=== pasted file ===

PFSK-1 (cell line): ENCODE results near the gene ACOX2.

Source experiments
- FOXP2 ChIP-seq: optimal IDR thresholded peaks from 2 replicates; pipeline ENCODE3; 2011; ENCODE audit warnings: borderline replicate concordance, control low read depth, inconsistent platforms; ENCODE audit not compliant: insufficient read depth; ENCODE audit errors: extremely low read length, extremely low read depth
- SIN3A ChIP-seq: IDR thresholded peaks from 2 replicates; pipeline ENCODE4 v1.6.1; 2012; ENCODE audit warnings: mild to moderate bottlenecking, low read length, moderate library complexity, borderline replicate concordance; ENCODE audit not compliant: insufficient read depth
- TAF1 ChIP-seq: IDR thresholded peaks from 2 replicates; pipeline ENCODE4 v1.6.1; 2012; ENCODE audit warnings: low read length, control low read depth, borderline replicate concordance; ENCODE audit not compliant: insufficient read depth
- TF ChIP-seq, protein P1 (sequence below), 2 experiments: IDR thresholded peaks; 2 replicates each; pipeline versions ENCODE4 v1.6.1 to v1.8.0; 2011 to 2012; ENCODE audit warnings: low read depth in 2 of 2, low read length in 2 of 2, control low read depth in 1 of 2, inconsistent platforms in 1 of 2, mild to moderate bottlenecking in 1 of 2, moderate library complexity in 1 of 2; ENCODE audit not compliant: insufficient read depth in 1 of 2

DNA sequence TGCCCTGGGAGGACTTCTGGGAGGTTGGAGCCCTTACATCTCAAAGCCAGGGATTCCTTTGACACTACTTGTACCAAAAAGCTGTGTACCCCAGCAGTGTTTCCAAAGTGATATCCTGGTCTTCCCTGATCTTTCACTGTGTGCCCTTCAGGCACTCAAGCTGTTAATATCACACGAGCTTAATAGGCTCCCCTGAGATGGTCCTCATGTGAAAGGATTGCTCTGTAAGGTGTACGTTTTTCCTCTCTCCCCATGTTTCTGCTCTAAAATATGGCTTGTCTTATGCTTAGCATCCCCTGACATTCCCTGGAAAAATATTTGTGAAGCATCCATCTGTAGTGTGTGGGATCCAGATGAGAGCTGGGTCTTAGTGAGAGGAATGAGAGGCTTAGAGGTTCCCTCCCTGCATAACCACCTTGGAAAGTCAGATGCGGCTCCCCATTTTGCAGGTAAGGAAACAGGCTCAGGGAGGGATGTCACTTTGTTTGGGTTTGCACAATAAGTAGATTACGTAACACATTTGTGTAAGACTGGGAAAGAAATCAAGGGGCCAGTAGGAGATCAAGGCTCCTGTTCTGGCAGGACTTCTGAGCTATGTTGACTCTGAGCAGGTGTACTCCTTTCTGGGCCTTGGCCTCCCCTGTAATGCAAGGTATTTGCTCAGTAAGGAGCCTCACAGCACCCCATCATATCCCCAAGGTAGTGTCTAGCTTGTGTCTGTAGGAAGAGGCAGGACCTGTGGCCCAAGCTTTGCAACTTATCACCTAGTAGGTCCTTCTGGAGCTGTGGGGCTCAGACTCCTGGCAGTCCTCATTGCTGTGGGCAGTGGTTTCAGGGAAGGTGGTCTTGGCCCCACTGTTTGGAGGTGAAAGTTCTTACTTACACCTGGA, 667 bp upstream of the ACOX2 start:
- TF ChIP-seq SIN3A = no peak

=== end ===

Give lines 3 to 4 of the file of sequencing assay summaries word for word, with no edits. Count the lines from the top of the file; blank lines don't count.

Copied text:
- FOXP2 ChIP-seq: optimal IDR thresholded peaks from 2 replicates; pipeline ENCODE3; 2011; ENCODE audit warnings: borderline replicate concordance, control low read depth, inconsistent platforms; ENCODE audit not compliant: insufficient read depth; ENCODE audit errors: extremely low read length, extremely low read depth
- SIN3A ChIP-seq: IDR thresholded peaks from 2 replicates; pipeline ENCODE4 v1.6.1; 2012; ENCODE audit warnings: mild to moderate bottlenecking, low read length, moderate library complexity, borderline replicate concordance; ENCODE audit not compliant: insufficient read depth